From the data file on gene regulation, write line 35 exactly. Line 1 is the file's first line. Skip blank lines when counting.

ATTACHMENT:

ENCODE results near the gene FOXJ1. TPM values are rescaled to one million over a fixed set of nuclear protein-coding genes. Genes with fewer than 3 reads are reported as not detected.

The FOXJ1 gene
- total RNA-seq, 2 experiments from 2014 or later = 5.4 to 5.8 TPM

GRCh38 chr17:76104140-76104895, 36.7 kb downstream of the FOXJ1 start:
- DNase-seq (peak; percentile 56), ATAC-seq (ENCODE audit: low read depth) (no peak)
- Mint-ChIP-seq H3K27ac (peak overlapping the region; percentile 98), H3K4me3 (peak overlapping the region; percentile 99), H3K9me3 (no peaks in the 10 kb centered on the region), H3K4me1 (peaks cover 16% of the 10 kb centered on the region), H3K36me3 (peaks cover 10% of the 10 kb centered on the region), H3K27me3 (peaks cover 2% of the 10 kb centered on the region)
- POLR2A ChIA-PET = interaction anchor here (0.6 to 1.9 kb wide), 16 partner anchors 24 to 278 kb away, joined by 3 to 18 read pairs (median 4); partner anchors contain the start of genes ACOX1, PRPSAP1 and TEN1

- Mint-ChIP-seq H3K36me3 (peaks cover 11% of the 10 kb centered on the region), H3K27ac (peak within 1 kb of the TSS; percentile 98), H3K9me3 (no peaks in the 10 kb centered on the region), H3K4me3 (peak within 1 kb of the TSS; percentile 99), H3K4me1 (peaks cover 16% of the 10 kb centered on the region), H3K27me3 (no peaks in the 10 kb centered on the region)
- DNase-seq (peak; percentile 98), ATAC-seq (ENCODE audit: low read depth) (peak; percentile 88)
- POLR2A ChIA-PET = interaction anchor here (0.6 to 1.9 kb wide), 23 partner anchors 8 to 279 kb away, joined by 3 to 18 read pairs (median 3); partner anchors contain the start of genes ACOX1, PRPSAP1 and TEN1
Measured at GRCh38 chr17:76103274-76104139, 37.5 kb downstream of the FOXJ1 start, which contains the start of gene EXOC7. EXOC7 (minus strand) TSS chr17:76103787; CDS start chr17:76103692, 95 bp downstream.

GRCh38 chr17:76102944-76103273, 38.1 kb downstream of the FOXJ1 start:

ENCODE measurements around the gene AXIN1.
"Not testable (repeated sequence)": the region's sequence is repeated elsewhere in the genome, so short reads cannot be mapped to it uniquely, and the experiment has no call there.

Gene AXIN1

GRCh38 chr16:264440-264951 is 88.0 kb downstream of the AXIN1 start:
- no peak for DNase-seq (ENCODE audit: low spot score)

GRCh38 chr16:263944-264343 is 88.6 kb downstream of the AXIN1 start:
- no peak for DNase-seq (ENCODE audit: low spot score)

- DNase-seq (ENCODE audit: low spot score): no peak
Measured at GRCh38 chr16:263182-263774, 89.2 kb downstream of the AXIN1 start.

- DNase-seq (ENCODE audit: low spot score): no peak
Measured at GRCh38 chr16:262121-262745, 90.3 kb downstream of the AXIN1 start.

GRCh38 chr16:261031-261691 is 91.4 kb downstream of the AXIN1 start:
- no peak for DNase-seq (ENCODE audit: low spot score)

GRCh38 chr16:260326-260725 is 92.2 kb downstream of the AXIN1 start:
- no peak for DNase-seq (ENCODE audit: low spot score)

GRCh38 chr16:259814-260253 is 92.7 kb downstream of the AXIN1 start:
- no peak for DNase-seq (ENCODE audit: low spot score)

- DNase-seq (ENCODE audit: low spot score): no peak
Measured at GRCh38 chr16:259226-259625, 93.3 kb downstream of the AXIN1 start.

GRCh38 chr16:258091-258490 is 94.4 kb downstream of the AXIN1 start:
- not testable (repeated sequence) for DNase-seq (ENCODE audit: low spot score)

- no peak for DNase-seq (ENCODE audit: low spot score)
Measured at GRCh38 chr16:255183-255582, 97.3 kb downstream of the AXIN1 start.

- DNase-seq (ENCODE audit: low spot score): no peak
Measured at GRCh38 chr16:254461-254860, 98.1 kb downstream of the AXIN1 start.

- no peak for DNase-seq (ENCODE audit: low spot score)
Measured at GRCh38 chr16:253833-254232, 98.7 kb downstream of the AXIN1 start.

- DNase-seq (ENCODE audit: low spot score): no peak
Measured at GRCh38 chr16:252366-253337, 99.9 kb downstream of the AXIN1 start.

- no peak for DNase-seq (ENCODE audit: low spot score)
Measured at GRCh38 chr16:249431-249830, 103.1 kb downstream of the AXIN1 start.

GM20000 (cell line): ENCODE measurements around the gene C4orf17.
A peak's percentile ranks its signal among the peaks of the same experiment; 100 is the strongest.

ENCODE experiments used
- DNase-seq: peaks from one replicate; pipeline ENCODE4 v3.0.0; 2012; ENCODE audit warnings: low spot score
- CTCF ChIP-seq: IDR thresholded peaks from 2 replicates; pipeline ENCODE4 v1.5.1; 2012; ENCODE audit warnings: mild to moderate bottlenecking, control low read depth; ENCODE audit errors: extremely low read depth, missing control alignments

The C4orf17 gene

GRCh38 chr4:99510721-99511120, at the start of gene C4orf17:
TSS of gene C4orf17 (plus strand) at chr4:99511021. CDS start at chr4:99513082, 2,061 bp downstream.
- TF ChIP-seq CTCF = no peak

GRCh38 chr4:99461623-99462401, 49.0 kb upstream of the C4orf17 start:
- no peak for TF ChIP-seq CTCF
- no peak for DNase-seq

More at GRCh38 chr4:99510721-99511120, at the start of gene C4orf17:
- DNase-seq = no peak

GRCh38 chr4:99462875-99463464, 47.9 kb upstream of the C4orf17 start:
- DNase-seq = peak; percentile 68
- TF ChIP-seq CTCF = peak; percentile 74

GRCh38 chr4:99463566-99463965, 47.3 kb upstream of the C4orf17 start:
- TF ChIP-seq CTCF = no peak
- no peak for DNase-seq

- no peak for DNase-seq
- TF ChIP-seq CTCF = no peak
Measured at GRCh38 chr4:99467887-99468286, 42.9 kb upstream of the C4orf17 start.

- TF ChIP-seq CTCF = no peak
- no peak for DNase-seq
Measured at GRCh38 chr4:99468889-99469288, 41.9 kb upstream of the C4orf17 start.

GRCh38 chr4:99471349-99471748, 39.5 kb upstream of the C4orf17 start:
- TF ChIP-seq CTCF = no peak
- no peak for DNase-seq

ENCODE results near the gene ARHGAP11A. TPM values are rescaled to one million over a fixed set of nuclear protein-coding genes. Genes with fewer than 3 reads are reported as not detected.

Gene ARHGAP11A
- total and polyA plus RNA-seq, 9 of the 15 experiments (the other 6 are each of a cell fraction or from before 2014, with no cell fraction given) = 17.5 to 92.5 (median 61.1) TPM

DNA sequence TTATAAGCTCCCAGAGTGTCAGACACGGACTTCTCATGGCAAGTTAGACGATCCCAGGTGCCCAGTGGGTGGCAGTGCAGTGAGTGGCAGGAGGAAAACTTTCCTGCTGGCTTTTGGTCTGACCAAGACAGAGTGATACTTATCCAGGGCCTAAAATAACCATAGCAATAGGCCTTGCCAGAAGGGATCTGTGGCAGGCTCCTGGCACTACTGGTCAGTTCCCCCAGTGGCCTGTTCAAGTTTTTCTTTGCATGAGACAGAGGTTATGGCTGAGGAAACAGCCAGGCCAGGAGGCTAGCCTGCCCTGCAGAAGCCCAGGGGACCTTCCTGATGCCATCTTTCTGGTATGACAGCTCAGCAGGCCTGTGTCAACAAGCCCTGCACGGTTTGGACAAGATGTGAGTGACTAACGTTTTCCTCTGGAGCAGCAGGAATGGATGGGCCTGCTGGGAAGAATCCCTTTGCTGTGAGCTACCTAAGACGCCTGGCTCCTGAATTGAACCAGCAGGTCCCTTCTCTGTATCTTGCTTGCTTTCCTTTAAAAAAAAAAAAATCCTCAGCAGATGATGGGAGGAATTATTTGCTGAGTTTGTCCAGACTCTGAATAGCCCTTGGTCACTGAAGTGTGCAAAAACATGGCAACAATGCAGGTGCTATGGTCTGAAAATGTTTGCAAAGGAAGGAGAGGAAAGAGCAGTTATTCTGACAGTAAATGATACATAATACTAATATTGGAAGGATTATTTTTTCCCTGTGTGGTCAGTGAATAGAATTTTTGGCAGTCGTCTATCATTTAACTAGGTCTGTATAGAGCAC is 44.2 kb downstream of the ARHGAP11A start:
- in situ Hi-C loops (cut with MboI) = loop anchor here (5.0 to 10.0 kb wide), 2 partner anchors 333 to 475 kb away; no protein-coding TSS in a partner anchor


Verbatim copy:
Measured at GRCh38 chr16:255183-255582, 97.3 kb downstream of the AXIN1 start.